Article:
A collective failure
The Hearing Officer neglected to consider a crucial distinction, explains Emilia Petrossian.
Bable Sajt Kft (the Applicant) applied to register a mark in class 29 for milk, dairy and cheese products. The application was opposed by the Foundation for the Protection of the Traditional Cheese of Cyprus named Halloumi (the Foundation) based on s5(2)(b) and 5(3) of the Trade Marks Act 1994. The Foundation relied on its earlier EU collective mark HALLOUMI for cheese, which was registered in 2000.
The opposition failed as the Hearing Officer (HO) concluded that, although the products were identical, the visual similarity of the marks was low because the Applicant’s mark contained two words and caused no direct or indirect confusion when taken as a whole. Further, the HO considered that there would have been a greater likelihood of confusion had the earlier mark been highly distinctive. The distinctive element in the opposed mark is “Hajdú”, which would be perceived by the average consumer as the producer of the cheese. The HO disagreed with the Foundation’s claim that the average consumer could also be a cheese trader and held that the average consumer was the general public. The Foundation then filed an appeal.
Grounds for success
The Foundation appealed, and succeeded, on a number of grounds.
First, it argued that the HO was wrong to consider the average consumer to be the general public only. The Foundation claimed that cheese traders should have also been included in the average consumer group. It further argued that there was no requirement in law to identify the largest group of purchasers and that confusion can be assessed on the basis of any substantial proportion of the relevant public; in this case, cheese traders.
The Foundation then argued that the HO ought to have held that, even if the general public would not be confused, cheese traders would be because they are familiar with the proprietor’s marketing. The Board of Appeal (BoA) agreed and held that the HO failed to take into account the mark being a collective mark and therefore failed to recognise that there were two groups of average consumers. Although the general public may not be confused, the cheese traders could be.
Second, it argued that the HO failed to take into account that the earlier mark was a collective mark so had a minimal degree of inherent distinctiveness.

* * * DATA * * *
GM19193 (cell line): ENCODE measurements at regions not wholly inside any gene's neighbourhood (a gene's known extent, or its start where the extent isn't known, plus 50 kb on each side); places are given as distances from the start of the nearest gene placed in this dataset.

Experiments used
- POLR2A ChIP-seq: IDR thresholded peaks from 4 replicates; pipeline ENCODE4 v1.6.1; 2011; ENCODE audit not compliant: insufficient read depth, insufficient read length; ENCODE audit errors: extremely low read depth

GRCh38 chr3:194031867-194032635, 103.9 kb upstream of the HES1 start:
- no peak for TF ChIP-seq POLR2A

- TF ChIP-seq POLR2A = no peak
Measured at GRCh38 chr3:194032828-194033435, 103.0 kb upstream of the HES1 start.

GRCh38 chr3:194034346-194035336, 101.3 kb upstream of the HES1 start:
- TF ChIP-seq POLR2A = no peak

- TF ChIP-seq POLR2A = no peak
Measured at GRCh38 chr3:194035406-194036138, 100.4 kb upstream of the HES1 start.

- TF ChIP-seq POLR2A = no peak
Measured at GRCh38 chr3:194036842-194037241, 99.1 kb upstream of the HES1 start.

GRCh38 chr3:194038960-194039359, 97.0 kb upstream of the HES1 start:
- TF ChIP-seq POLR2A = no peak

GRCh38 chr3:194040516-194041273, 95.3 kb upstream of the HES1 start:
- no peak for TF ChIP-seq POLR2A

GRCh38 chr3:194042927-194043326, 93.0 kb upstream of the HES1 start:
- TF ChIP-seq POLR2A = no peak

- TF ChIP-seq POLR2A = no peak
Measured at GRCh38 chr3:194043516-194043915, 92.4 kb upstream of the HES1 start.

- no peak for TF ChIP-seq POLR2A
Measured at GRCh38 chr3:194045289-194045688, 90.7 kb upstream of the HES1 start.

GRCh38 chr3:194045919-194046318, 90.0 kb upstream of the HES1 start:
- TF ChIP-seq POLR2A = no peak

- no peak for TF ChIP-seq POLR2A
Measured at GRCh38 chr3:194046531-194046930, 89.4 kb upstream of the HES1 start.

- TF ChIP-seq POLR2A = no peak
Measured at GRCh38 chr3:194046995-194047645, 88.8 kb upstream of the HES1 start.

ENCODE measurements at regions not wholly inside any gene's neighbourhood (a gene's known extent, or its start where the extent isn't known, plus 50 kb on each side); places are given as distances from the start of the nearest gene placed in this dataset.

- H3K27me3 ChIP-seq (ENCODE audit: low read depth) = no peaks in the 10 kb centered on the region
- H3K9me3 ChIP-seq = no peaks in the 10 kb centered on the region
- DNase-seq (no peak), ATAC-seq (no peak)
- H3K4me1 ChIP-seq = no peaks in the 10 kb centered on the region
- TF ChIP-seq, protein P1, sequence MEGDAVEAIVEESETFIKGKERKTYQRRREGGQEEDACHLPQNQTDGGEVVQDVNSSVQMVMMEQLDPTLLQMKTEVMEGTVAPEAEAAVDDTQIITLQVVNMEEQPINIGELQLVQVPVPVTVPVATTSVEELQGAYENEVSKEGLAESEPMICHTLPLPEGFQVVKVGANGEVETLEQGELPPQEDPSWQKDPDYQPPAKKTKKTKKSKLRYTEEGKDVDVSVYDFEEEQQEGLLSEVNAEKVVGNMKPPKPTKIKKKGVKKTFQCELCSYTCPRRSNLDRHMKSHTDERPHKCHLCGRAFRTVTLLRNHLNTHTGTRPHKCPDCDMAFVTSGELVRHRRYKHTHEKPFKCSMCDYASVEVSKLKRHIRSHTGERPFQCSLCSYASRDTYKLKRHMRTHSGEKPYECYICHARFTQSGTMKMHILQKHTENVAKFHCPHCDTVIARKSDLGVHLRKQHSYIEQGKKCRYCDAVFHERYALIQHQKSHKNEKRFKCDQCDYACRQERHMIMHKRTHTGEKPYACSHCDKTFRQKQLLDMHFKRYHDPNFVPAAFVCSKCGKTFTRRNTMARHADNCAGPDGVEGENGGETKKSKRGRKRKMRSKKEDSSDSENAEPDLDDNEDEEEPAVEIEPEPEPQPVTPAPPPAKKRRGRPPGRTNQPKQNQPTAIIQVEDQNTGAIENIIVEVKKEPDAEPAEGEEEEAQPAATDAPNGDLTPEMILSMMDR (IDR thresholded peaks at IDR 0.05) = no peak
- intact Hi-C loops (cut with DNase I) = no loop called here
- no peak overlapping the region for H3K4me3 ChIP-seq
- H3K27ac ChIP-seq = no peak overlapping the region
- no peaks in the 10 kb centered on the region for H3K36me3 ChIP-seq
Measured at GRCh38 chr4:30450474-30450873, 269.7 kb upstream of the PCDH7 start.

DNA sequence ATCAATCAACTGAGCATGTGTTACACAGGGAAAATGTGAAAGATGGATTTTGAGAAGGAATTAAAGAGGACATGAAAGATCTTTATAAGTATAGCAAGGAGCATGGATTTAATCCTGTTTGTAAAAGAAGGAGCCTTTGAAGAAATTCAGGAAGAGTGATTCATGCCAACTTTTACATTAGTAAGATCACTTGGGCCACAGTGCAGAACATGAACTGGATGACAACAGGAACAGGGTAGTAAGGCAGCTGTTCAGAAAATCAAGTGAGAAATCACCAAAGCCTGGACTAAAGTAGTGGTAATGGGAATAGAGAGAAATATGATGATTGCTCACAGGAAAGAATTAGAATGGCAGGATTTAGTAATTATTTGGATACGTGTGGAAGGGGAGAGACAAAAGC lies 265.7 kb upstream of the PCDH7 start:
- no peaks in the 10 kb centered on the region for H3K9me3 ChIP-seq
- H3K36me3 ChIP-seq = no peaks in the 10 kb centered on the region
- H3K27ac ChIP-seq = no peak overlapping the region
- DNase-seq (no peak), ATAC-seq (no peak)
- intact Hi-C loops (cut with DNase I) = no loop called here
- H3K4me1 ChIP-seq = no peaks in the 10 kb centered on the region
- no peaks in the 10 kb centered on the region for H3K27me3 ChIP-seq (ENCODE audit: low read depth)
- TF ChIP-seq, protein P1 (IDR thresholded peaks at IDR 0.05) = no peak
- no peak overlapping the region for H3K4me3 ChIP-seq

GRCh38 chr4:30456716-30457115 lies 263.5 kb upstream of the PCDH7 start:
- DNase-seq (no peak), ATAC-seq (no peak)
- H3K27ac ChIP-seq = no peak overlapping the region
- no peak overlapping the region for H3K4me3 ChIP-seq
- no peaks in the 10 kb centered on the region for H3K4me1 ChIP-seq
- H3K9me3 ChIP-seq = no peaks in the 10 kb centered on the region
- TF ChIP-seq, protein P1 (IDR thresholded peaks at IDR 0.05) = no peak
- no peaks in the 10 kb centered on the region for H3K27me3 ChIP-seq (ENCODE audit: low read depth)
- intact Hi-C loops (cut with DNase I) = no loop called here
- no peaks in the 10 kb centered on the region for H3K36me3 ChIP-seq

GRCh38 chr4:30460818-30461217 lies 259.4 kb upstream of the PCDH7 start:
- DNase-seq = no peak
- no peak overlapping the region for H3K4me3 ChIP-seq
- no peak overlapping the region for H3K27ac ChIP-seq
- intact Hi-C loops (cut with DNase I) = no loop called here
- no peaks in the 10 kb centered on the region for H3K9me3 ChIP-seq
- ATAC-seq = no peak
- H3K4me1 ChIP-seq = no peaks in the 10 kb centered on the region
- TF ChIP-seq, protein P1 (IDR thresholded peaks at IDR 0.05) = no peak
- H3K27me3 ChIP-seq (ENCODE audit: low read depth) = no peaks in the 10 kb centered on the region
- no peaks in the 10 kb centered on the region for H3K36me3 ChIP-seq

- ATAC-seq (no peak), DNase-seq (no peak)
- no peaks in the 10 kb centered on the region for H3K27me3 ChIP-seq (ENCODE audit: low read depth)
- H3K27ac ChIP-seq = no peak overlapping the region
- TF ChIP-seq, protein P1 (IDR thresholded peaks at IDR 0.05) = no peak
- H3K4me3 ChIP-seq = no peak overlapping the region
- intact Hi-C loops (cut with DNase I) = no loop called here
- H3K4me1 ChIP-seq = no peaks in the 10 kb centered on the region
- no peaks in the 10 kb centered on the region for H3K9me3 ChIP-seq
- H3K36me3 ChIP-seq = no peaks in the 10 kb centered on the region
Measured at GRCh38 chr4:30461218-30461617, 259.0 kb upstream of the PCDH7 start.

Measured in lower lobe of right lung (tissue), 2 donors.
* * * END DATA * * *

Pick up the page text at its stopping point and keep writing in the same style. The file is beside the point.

However, the BoA then noted that there is a danger in assessing marks to have a minimal degree of distinctiveness and that marks should only be assessed as either having or not having distinctiveness. Further, given that the earlier mark is a registration, the BoA found that there was no need to assess distinctiveness of that mark during the opposition proceedings, as “it is impermissible to assert, in opposition proceedings, an absolute ground for refusing to register the earlier mark”.
Third, the BoA decided that the HO was wrong to find that the average consumer (being the general public) would understand the mark to be a type of cheese, suggesting that the Foundation’s mark was generic. The BoA recognised that consumers would not know that the mark is a collective mark but pointed out that the term “Halloumi” can designate cheese produced by a member of the Foundation or having characteristics of cheese produced by a member.
Lastly, the BoA decided that the HO misapplied the test of distinctiveness and confusion by applying the wrong test for collective marks. Although the HO rightly held that the elements “Hajdú” and “Halloumi” each had an independent distinctive character, she failed to factor this into her assessment of what level of distinctiveness they enjoyed. Further, in response to the HO’s statement that “I find that the distinctiveness of the mark [HALLOUMI] is inherently weak”, the Foundation argued that she had not taken into consideration that even marks with a weak distinctive character may lead to a likelihood of confusion.
The BoA agreed and found that although the HO did rightly assess the opposed mark as a whole, she failed to consider the fact that the Foundation’s mark HALLOUMI was a separate element of the opposed mark. In relation to the HO’s conclusion that the earlier mark HALLOUMI was inherently weak, the BoA found that her conclusion was not a reasoned one.
In conclusion, the HO in the opposition proceeding failed to assess the mark as a collective mark, which would have played a significant role in the correct identification of the average consumer group. A collective mark, by its nature, will not point to one single designation of origin but rather to the fact that the producer belongs to a particular association.
Further, the HO had failed to correctly assess the marks, having failed to consider that the second element of the opposed mark, “Halloumi”, was actually the whole of the Foundation’s mark. This could, therefore, have led to a higher degree of confusion among cheese traders.
- Collective marks designate the origin of the particular association and not just one undertaking.
- Average consumers can be more than just one group of consumers.
- It is important not to overlook an earlier mark being fully amalgamated in a later mark.
Emilia Petrossian is a Trainee Trade Mark Attorney at Deloitte LLP
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Trade Mark Attorney, Wedlake Bell LLP